Mustangs ran away with the championship … and it ‘feels good’

So, Greg Marshall, when you finally got to lift the Vanier Cup after nearly two decades of close calls and painful might’ve-beens, how did it feel?

“Feels good,” the coach of the Western Mustangs beamed.

That’s it?

“That’s it,” he responded. “Feels good.”

That post-game answer may have been succinct but it was somewhat superfluous anyway. Because from the kickoff of Saturday’s national championship until the final whistle, his team did all the talking it needed to with its play.

The 58-year-old and his Mustangs didn’t just win the Vanier Cup 39-17 in front of a much-better-than-last-year’s crowd at Tim Hortons Field – more on that in a minute – but they handed Laval the kind of beating the Quebec champions just never suffer.

The Rouge et Or, remember, had a 9-1 record in Vanier Cup games with their only loss coming in a double-overtime nailbiter to McMaster six years ago. They simply don’t get outmatched at this time of year. And they never have to stand there and listen to fans derisively serenade them with ‘Na Na Hey Hey’ for a good chunk of a fourth quarter.

Until now.

A one-sided affair was not what most expected even though Mustangs quarterback Chris Merchant said his guys were exceedingly confident. While Western arrived in Hamilton as the most-terrifying offensive team in the country – its playoff eviscerations of Guelph, Laurier and Acadia in which it scored 222 points spoke to that – Laval had the best defence in the land. And you know what they say about defence and championships.

Yet on this day, the cliché was hollow.

Laval was never in this game. The Mustangs scored on their first drive and never trailed. Merchant was wonderful and full measure for his game MVP selection, the multi-headed rushing game was outstanding and the defence gave Laval nothing and nearly stole the show from the outfit’s headline-grabbing offence. It was simply a complete performance by a complete team.

Laval head coach Glen Constantin says Western did pretty much everything he expected. They just did it better than he might’ve thought.

“What we cannot measure on film is the intensity and physicality,” he said.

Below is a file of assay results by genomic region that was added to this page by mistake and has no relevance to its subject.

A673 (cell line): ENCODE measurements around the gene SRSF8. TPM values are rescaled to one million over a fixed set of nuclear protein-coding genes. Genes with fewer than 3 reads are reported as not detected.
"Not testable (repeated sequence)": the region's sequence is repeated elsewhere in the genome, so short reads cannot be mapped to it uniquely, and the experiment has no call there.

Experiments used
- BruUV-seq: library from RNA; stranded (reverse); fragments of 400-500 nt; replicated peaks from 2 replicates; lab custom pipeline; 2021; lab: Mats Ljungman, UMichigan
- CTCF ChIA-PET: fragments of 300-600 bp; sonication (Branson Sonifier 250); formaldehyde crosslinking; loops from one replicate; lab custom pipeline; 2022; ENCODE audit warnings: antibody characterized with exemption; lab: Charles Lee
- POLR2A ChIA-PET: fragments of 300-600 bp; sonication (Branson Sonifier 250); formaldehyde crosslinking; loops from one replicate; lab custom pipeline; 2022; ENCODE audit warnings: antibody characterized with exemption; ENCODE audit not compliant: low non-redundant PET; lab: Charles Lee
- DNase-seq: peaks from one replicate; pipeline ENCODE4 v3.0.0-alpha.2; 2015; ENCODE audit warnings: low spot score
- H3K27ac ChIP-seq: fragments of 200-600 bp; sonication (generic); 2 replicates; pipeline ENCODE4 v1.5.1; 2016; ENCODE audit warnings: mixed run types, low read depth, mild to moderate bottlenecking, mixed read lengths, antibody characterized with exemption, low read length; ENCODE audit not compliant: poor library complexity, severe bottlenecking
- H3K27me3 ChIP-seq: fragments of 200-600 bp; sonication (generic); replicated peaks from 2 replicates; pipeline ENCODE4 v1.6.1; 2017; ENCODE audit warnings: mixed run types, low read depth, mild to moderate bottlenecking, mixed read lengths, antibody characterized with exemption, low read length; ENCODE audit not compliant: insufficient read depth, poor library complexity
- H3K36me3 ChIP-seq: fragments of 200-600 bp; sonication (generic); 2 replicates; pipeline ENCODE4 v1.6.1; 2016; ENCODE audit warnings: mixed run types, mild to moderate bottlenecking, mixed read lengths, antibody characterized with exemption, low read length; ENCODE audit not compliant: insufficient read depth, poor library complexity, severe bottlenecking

Those who see the perennially excellent Rouge et Or as Canadian university football’s Evil Empire – that name came up earlier in the week — would’ve loved this thorough beat down. Those in the stands wearing purple certainly did.

Ah yes, the crowd. The announced audience of 10,754 gave the place more of a big-game feel than last year. Of course, that bar wasn’t set particularly high since last year’s pitiful crowd could’ve fit into a phone booth.

But those improved figures only reinforce the need to re-evaluate where the game is played. Because had Western not been in this championship, it almost certainly would’ve been another attendance disaster. Having one of the teams based just 90 minutes away brought the numbers up to a reasonable level.

The most-obvious solution remains attaching the contest to the Grey Cup festivities. Holding it in a city where football fans and media have already gathered to celebrate the game makes all kinds of sense. For proof, go watch the replay of the 2011 Cup in Vancouver in which 24,000 people were in the building. Or 2012 when there were 37,000 in Toronto.

Failing that, the next best option is to make sure it’s played at the home – or close to the home – of one of the participants. But how do you do that if you don’t know who’s in it until the week before? The answer is relatively simple, if politically uncomfortable.

Since the Atlantic conference is now uncompetitive with the rest of the country, put the game at a stadium in the region that’s scheduled to face the AUS winner in the national semifinal. It won’t be popular with those out east but it would ensure a crowd.

Failing all that, just put it in Quebec permanently.

One way or another, the game deserves to be seen. The past seven Vanier Cups have all been terrific. A couple have been ever better than that. Last year’s contest was a gem watched by too few. This one wasn’t as tense yet it was a clinic to appreciate. Even Marshall called it a domination.

“To go undefeated and dominate the way we did in the playoffs, I’m really proud of this team,” Marshall said.

With 46 seconds left, a bunch of Western players gave their head coach the ceremonial Gatorade shower he’s been waiting so many years to receive. At least they tried to, missing him with most of it.

It was about the only thing they didn’t do perfectly all day.

All year, actually.

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